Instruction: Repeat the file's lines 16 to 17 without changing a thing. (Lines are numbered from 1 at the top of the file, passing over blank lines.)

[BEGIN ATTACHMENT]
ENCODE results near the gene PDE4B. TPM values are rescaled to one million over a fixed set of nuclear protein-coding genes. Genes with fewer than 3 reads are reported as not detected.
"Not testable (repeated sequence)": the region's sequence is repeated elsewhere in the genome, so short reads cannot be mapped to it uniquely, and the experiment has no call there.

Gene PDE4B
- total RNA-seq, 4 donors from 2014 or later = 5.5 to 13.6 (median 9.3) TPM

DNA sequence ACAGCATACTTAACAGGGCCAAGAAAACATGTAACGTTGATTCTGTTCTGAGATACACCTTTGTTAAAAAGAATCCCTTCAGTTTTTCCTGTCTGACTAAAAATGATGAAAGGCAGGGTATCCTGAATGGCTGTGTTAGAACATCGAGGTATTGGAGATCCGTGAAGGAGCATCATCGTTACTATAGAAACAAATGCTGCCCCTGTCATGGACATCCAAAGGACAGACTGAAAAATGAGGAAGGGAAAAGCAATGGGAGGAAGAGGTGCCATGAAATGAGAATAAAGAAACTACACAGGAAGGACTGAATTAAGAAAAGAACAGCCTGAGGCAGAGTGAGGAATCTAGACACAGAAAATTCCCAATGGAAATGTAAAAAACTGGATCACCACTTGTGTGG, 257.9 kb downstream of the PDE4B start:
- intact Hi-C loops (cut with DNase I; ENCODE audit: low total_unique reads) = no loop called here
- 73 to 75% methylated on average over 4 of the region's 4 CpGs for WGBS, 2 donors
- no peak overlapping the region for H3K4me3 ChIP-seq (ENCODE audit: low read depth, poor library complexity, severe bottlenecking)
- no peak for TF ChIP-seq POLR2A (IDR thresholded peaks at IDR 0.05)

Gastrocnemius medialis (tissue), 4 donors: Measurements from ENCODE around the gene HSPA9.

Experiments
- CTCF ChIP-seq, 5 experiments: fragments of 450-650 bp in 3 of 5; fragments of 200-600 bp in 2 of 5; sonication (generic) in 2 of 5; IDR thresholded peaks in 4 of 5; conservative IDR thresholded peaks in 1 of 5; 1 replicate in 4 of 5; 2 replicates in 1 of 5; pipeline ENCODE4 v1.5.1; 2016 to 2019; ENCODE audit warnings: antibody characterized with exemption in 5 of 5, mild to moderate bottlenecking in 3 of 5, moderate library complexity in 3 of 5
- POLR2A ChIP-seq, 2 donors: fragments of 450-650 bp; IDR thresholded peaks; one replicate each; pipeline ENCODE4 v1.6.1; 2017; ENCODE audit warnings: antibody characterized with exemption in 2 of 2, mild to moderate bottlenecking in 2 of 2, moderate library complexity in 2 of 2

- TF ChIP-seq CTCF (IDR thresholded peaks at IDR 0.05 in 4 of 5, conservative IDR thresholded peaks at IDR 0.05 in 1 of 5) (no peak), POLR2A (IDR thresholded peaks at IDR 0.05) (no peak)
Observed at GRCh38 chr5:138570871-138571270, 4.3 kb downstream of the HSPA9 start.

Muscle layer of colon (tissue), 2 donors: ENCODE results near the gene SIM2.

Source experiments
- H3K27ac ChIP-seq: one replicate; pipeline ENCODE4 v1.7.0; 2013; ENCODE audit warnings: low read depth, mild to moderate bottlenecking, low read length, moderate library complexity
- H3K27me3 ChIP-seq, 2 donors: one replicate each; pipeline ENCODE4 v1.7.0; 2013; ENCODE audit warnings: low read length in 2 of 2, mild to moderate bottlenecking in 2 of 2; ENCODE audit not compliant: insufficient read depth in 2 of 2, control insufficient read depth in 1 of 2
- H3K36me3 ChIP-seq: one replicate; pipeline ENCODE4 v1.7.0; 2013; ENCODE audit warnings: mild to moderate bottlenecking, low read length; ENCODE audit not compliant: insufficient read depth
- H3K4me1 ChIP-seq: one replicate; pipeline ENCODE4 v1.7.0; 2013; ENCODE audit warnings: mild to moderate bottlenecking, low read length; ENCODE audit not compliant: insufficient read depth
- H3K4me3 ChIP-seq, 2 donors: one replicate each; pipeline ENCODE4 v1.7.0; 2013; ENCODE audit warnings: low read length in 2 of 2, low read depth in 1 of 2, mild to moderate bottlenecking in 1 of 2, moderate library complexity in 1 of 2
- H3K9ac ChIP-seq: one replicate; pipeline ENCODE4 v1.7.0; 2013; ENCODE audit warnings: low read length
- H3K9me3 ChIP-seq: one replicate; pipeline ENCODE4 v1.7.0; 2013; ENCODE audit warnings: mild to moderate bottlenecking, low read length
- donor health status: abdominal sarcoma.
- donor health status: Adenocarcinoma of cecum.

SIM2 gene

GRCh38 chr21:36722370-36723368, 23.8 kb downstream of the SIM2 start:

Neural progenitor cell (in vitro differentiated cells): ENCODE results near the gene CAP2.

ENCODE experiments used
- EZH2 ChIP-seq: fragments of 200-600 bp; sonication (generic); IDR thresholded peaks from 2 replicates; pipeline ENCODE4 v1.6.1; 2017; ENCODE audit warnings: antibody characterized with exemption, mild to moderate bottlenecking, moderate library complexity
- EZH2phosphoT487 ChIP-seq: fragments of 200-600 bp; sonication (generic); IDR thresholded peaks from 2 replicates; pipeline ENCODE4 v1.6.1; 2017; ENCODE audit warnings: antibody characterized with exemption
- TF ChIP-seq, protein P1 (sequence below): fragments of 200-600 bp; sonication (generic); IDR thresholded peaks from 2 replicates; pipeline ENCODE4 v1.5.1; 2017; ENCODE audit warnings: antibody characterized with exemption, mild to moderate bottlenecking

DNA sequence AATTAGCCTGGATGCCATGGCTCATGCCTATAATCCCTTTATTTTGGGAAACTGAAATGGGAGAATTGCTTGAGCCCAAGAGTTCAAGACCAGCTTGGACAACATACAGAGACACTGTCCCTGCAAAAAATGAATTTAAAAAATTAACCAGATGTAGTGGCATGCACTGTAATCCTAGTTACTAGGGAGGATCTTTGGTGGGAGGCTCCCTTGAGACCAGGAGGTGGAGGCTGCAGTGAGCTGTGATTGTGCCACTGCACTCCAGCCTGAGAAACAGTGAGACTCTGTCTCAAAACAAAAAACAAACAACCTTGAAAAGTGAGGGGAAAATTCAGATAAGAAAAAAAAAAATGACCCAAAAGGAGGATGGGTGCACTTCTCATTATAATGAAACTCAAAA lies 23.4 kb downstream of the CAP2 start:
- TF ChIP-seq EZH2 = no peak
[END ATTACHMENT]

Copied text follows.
Muscle layer of colon (tissue), 2 donors: ENCODE results near the gene SIM2.

Source experiments